By Ryan Ekvall | Wisconsin Reporter
MADISON — A Republican proposal for tax cuts, should it survive, could translate into an effectual pay raise for state workers.
Rep. Dale Kooyenga, R-Brookfield, on Tuesday introduced a nearly $790 million tax reform package that would reduce income tax rates for all working Wisconsinites and close some loopholes in state tax law.
Kooyenga says his plan would deliver a savings of about $300 a year for a family with a taxable income of $55,000.
For the average family in Wisconsin, income tax rates would move from the current 6.5 percent to 6.27 percent next year, and to 5.94 percent in 2015 and beyond.
The proposal would also eliminate nearly 20 business tax credits as part of what Kooyenga called a “compost pile” written into the tax law for special interests, including film production credits, jobs tax credits and post-secondary education credits.
He said tax reform in Wisconsin is years in the making and pledged more reform for a “fairer and more just tax code.”
“We are using the growth from our economy to plow into tax cuts for everyone in Wisconsin,” Kooyenga told reporters during a news conference Tuesday in the Capitol.
His plan would deepen the $300 million in tax cuts that Gov. Scott Walker proposed in January, before the Legislative Fiscal Bureau projected the state on pace to collect nearly $550 million more in revenue for the upcoming biennium.
“We understand when we have this money on the table, we have two choices. Do we use this money to increase the size of government or do we use this money to increase the private sector and support Wisconsin working families that are among the highest taxed in the entire country?” Kooyenga said.
According to the nonpartisan Tax Foundation, Wisconsin ranked 14th highest in the nation, at $1,020, in income taxes collected per person. Wisconsin ranked 11th in total state and local tax burden.
Under the bill, state income and franchise tax collections would decrease by $131 million in 2013-14 and $278 million in 2014-15, according to the Legislative Fiscal Bureau.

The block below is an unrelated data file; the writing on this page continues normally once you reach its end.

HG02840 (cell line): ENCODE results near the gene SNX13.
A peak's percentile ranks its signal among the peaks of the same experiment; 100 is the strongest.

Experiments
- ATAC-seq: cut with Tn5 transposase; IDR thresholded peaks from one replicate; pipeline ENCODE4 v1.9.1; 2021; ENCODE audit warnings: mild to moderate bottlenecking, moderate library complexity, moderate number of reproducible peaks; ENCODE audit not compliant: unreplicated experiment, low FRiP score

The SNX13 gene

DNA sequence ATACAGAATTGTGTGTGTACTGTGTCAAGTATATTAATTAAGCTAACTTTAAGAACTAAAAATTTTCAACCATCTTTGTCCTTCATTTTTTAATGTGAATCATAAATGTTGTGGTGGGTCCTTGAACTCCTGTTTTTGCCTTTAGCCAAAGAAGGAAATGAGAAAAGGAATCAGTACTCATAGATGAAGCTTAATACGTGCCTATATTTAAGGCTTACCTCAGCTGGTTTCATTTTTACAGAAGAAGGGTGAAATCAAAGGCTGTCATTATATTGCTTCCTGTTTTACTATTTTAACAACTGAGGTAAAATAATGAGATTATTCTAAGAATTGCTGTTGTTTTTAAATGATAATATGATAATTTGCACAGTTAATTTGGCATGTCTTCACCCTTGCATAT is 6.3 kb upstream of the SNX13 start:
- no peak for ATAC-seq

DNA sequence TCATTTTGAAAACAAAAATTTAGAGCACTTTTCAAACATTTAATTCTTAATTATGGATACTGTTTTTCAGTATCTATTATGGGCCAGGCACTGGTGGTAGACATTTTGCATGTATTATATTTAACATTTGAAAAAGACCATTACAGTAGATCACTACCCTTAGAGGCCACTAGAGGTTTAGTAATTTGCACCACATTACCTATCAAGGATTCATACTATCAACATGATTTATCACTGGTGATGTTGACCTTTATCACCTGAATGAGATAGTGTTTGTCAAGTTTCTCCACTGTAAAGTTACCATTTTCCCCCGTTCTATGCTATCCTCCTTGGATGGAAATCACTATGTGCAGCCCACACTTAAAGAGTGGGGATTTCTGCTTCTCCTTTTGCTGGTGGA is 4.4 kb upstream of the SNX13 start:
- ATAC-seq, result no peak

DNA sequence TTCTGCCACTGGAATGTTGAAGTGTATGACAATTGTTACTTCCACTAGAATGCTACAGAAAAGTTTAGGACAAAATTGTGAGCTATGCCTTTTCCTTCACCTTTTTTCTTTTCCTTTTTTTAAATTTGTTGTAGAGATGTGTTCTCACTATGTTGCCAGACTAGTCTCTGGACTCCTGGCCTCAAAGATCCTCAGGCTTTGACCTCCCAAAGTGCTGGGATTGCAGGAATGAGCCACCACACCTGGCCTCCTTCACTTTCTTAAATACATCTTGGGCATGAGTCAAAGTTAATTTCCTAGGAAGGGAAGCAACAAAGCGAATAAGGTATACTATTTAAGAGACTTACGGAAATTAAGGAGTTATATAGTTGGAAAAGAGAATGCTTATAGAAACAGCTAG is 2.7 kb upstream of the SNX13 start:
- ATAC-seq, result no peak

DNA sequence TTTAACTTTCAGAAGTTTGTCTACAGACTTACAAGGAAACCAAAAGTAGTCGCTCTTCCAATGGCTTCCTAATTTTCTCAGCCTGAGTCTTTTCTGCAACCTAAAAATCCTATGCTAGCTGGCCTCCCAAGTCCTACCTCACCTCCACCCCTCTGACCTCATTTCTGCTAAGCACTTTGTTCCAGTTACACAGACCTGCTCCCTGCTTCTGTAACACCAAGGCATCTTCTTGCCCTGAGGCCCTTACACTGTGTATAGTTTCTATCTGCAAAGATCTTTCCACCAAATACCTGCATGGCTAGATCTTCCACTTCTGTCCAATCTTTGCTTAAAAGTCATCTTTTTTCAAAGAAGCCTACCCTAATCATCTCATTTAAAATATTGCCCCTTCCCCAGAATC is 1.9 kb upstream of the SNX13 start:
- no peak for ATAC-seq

The cuts deepen the following two years, by $443 million in 2015-16 and $471 million in 2016-17.
Under Kooyenga’s proposal, most Wisconsin workers will pay 5.94 percent or less in income taxes.
“This is the new reality in Wisconsin,” Kooyenga told Wisconsin Reporter.
Democrats, however, criticized the proposal for its timing and the top-heavy cuts toward the wealthy.
“He’s taking Walker’s tax cut for the wealthy and made it even more regressive, where even more of the benefits go to the higher end,” said Rep. Jon Richards, D-Milwaukee, who, like Kooyenga, is a member of the Legislature’s powerful Joint Finance Committee.
Walker proposed to cut tax rates for the bottom three brackets in Wisconsin, covering incomes up to $217,630. Kooyenga’s plan further reduces the rates for people earning more than $217,630. It also reduces the number of income tax brackets in Wisconsin from five to three.
Richards said the money should instead go back into K-12 education after cuts made in the previous budget, with room for a small tax break.
“It was said that the plan was fiscally responsible, but it costs us $914 million in the next budget, money that could be used for our schools, for health care, even for targeted tax breaks for people that need the help,” Richards said.
The cost Richards refers to is money the state would otherwise take from Wisconsin taxpayers.
MMAC said the proposal “goes right to the heart” of some of the biggest impediments to economic growth: Wisconsin’s business tax climate.
“The real hidden gem in this package for business owners is the simplification of their compliance burden,” Tim Sheehy, president of the Milwaukee organization, said in a statement. “By reducing the number of tax brackets and eliminating many of the existing inconsistencies between state and federal tax treatment, this package frees up entrepreneurs to spend more of their time growing their business and creating jobs and less on navigating their way through an overly complex tax code.”
Kooyenga said the changes should lead to revenue growth.
“I’m optimistic when this goes through that it will lead to more economic activity, a larger tax base, and additional revenues,” he said.
Kooyenga’s plan would have to pass first through the Joint Finance Committee, which has only a few more budget meetings scheduled.
Contact Ryan Ekvall at firstname.lastname@example.org